Palestinian documentary to screen at DukeThe Israeli-Palestinian conflict has been the subject of heated debate for many years. Numerous books, films, and pieces of art have, with varying degrees of bias, been created about the issue. On Nov. 14, the Duke community will have the chance to become a part of this ongoing conversation at a Screen/Society film screening of Khaled Jarrar’s debut documentary, “Infiltrators.”
“Infiltrators” follows attempts by Palestinians to get around the various barriers that restrict movement in the West Bank. The film, directed by Palestinian artist Khaled Jarrar, seeks to provide a uniquely objective view of the conflict and the consequences of the intense tensions between the opposing sides.
“It’s an image of reality,” producer Mohanad Yaqubi said of the film. Yaqubi joined the project when Jarrar was searching for a few people to help polish the film. “Three years ago [Jarrar] came and said ‘I have fifty hours of footage. What can I do with that?’ This is where our roles as creative producers started,” Yaqubi explained.
The end product that the crew sought was an objective film that also kept an artistic view of the moments portrayed.
“There is the human level that everyone agrees with, and there is the cinematic level of it. That becomes the more interesting part,” Yaqubi said of the film.
Although not much is known about the film in the United States due to its limited availability, there is already significant buzz surrounding it from international sources. Since the film premiered in the 2012 Dubai Film Festival, winning the Muhr Arab Documentary Prize, the Special Jury Prize and the International Critics Prize, it has gone on to festivals and screenings in Barcelona, London, Edinburgh, Chicago, Boston and Cairo.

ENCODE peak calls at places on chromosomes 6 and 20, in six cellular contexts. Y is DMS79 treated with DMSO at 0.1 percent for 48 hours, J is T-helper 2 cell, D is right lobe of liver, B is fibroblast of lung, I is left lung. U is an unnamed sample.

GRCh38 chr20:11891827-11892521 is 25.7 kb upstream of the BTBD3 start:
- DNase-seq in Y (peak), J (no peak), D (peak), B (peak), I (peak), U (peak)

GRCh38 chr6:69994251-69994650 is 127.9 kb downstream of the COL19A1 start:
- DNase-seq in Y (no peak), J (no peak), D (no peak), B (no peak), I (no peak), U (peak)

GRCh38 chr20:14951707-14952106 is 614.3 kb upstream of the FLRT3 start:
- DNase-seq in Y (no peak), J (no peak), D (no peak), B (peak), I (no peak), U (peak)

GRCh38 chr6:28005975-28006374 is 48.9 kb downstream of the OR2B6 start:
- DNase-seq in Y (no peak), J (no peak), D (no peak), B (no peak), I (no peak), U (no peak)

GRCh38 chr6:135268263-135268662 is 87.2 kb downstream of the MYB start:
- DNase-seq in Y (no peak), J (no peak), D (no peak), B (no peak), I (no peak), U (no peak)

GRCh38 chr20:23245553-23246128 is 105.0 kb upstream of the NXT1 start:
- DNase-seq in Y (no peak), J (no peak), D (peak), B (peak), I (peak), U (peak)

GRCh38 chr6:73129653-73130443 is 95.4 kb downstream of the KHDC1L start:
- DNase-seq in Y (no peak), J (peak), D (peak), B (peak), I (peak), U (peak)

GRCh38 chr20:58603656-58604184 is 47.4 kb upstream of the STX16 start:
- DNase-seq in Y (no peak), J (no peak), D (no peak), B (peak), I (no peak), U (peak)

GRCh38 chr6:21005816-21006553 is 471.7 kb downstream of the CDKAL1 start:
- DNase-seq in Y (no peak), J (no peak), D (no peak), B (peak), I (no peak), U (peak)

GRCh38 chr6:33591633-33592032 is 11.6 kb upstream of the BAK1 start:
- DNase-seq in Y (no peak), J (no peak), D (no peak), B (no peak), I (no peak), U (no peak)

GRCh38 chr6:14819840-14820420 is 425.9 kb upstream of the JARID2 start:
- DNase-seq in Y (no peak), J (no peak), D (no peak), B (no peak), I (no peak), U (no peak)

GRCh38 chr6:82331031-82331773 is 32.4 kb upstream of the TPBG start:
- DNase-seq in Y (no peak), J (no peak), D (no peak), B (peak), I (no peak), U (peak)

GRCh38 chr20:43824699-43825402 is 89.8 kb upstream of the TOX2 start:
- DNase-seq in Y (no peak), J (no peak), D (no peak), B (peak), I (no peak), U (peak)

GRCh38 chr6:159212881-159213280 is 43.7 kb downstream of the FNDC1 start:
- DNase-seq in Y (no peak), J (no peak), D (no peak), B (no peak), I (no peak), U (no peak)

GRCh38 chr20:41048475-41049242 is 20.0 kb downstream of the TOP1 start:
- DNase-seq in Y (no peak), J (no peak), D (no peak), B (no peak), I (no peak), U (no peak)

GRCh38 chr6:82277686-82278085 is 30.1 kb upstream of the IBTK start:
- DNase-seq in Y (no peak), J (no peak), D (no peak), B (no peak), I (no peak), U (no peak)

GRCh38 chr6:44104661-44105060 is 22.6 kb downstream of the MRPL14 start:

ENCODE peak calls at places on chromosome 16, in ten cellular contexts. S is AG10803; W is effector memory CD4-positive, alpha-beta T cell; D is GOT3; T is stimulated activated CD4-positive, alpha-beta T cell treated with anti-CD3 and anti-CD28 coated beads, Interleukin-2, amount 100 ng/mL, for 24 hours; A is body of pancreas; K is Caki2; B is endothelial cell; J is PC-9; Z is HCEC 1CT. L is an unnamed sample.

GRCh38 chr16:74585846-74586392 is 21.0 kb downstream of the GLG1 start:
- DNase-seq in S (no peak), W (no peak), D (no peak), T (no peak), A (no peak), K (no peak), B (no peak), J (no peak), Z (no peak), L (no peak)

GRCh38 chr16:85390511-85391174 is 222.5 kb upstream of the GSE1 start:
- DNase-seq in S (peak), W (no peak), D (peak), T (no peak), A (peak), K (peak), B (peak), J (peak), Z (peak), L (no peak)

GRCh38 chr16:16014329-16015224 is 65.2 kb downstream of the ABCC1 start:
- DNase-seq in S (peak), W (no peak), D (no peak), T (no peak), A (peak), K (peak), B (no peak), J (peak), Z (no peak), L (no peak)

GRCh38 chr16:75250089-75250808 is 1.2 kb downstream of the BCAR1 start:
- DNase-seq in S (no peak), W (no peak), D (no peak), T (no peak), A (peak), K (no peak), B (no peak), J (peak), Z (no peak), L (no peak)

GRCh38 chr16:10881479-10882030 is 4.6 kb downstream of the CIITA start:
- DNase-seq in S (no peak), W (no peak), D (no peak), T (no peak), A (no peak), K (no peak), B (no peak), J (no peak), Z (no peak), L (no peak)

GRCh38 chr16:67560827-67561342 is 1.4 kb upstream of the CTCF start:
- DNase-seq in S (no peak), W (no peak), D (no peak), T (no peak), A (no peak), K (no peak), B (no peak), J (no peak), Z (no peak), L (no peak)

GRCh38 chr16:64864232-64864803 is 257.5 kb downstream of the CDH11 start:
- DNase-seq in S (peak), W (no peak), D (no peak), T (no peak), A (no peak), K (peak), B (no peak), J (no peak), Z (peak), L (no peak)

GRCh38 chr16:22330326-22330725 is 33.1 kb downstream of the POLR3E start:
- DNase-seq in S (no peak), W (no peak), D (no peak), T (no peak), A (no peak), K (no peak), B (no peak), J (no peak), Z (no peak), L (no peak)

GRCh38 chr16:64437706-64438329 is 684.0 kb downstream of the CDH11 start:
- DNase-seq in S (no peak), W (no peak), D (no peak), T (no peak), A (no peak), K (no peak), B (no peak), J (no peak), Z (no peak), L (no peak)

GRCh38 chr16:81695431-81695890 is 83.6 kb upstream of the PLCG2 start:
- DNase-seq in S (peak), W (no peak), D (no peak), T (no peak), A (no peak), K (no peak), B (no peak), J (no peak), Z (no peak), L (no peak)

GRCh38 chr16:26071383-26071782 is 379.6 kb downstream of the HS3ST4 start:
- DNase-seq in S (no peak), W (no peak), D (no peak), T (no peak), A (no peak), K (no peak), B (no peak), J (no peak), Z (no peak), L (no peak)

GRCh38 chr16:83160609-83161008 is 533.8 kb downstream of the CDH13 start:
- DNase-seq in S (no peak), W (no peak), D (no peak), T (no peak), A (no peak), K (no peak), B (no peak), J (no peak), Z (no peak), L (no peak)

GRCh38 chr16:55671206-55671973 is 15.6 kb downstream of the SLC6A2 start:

“It got rave reviews when it screened in the Middle East and in London,” said Professor Shai Ginsburg, Andrew W. Mellon assistant professor for Hebrew and Jewish studies.
Ginsburg sees it as particularly telling that the film has already reached the United States.
“We don’t have too many Palestinian documentaries out there. On the contrary, those that are made rarely make it here," Ginsburg said.
He hinted at the possible aspirations of this documentary by mentioning that the last major Palestinian film to make it to the United States was "Five Broken Cameras," which went on to the Academy Awards and received significant press.
After the showing, there will be a follow-up discussion with the co-director of the Palestine Film Foundation in London, Nick Denes.
“Part of Screen/Society’s mission is to facilitate this type of critical engagement with cinema, where the spectator’s experience is not limited to a passive viewing of a film, but continues on after the film,” wrote Screen/Society Program Coordinator Hank Okazaki in an email Nov. 11.
The hope of the organizers of the event is that Denes can bring new ideas into the conversation of Israel, Palestine and the role of media in the conflict.
“We have a lot of discussion about the victimizing of the Palestinians. We tried to take that out and just show real occasions,” Yaqubi said of the film.
This viewpoint should provide a unique perspective, highlighted by the fact that the documentary is telling a day-to-day, real story.
“It’s really just a film documenting the trials of a body facing the obstacle of a concrete wall,” said Yaqubi, emphasizing that though the subjects of the film are Palestinian, the themes are universal.
Ultimately, Yaqubi hopes to engage an international audience, noting that he would prefer for the film to be broadcast on television at some point. For now, the Duke community can view this film and interact with an influential figure in Palestinian film.
“Infiltrators” will screen in White Lecture Hall at 7:00 pm on Nov. 14. It will be introduced by Nick Denes, who will lead a Q&A after the screening. For more information, visit http://ami.duke.edu/screensociety.